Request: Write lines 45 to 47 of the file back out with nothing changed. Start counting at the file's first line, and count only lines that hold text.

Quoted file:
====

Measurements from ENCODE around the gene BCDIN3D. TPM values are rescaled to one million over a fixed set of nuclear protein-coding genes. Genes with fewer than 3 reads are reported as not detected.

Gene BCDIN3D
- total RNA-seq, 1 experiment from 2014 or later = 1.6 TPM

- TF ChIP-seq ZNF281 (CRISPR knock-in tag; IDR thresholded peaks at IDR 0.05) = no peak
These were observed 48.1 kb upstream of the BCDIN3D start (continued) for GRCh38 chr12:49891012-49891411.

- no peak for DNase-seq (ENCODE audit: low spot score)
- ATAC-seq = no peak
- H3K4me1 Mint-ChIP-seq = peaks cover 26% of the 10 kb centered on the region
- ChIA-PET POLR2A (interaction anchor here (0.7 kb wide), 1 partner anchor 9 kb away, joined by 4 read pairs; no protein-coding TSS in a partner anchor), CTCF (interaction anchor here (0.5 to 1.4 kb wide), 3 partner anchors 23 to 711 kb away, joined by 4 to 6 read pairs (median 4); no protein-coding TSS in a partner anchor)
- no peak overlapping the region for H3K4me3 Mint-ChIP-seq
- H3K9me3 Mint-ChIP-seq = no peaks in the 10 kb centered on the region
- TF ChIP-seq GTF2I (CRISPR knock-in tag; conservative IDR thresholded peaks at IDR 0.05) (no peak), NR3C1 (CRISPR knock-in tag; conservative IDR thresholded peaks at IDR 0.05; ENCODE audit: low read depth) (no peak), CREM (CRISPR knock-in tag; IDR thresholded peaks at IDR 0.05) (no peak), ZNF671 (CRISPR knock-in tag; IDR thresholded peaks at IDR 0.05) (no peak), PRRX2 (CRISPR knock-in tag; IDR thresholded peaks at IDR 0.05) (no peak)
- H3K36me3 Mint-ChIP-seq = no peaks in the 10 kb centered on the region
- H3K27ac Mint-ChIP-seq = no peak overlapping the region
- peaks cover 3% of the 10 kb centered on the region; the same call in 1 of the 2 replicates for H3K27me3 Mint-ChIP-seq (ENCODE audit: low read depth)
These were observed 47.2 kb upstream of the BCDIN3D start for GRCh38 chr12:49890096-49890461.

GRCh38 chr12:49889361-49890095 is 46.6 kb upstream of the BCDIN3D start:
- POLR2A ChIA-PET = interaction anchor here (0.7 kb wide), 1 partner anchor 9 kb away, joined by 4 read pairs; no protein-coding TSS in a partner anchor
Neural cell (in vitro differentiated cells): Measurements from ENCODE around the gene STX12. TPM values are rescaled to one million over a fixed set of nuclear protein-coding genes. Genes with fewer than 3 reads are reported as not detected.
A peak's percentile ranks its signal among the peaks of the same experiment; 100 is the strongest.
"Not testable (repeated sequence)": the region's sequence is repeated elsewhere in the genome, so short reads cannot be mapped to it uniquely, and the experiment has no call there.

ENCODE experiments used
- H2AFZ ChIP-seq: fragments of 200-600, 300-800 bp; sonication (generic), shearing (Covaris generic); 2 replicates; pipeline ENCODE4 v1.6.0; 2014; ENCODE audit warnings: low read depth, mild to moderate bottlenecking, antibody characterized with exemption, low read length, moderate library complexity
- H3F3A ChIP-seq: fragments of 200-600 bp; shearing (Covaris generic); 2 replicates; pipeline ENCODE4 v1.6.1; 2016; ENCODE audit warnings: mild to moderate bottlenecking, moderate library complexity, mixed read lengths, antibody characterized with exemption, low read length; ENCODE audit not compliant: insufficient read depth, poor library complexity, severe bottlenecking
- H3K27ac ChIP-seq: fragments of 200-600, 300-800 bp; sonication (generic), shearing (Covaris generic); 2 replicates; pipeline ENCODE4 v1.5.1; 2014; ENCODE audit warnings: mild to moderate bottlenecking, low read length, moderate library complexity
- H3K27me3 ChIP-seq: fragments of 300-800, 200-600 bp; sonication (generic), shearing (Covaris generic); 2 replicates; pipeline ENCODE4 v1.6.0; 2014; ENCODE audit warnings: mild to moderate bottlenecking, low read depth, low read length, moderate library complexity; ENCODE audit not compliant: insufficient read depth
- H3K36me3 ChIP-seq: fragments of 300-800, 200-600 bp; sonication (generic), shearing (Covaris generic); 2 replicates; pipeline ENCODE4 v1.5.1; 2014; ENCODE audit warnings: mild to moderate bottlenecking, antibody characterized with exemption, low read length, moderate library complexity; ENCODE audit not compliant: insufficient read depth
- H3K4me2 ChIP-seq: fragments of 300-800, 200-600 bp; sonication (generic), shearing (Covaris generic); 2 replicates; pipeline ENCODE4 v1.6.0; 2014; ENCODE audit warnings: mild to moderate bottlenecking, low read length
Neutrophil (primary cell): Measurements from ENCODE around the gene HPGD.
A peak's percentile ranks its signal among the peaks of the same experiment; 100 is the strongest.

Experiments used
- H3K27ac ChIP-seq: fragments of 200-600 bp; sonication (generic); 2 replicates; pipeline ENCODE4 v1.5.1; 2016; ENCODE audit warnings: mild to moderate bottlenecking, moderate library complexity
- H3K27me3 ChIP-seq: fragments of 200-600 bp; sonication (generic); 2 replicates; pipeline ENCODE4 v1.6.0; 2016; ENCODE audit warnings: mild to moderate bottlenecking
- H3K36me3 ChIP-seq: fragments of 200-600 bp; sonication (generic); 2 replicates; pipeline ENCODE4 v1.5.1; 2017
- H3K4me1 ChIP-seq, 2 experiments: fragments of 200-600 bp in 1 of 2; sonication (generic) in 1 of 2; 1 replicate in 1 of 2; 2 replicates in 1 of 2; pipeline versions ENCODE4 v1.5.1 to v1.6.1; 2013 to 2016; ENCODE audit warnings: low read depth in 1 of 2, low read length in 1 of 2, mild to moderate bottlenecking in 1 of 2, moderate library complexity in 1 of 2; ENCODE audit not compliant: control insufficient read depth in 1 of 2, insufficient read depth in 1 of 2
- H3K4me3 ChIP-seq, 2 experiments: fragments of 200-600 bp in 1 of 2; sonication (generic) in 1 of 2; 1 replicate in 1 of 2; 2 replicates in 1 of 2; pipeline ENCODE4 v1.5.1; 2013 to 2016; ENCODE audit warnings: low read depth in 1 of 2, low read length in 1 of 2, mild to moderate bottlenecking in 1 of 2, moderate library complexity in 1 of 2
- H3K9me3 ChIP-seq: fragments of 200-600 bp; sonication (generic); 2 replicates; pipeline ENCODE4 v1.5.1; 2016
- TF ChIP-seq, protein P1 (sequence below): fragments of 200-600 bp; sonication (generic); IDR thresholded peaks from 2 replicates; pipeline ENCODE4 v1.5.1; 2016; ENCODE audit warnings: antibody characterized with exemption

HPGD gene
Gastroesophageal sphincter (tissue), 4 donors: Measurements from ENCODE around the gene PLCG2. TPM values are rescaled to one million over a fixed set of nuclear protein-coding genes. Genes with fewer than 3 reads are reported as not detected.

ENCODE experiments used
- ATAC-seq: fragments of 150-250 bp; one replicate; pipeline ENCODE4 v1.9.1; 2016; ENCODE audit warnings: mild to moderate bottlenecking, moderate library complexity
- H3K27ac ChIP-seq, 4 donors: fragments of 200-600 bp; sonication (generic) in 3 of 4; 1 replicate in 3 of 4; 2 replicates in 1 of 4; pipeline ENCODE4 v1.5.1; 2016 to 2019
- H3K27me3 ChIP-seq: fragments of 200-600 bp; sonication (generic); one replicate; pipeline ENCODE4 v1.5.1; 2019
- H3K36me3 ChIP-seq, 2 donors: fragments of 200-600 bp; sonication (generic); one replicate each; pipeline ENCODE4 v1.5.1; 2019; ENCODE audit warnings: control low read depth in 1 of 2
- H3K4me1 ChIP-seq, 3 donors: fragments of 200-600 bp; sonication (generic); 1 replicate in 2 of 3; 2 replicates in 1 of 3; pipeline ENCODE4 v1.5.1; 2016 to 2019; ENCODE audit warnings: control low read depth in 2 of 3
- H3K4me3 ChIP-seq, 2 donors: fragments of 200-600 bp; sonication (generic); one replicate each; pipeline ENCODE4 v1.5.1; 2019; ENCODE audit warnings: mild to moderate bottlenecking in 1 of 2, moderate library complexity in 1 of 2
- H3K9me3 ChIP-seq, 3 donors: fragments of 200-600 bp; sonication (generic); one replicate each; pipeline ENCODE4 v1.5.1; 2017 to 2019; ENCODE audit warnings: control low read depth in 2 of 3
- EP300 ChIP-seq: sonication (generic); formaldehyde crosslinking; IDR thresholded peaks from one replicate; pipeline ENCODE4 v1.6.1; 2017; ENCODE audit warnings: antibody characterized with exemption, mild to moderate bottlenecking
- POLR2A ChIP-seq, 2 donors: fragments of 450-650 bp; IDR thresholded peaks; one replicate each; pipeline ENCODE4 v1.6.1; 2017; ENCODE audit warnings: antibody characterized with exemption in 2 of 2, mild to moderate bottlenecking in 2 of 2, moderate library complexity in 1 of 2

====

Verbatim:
- H3K36me3 ChIP-seq, 2 donors: fragments of 200-600 bp; sonication (generic); one replicate each; pipeline ENCODE4 v1.5.1; 2019; ENCODE audit warnings: control low read depth in 1 of 2
- H3K4me1 ChIP-seq, 3 donors: fragments of 200-600 bp; sonication (generic); 1 replicate in 2 of 3; 2 replicates in 1 of 3; pipeline ENCODE4 v1.5.1; 2016 to 2019; ENCODE audit warnings: control low read depth in 2 of 3
- H3K4me3 ChIP-seq, 2 donors: fragments of 200-600 bp; sonication (generic); one replicate each; pipeline ENCODE4 v1.5.1; 2019; ENCODE audit warnings: mild to moderate bottlenecking in 1 of 2, moderate library complexity in 1 of 2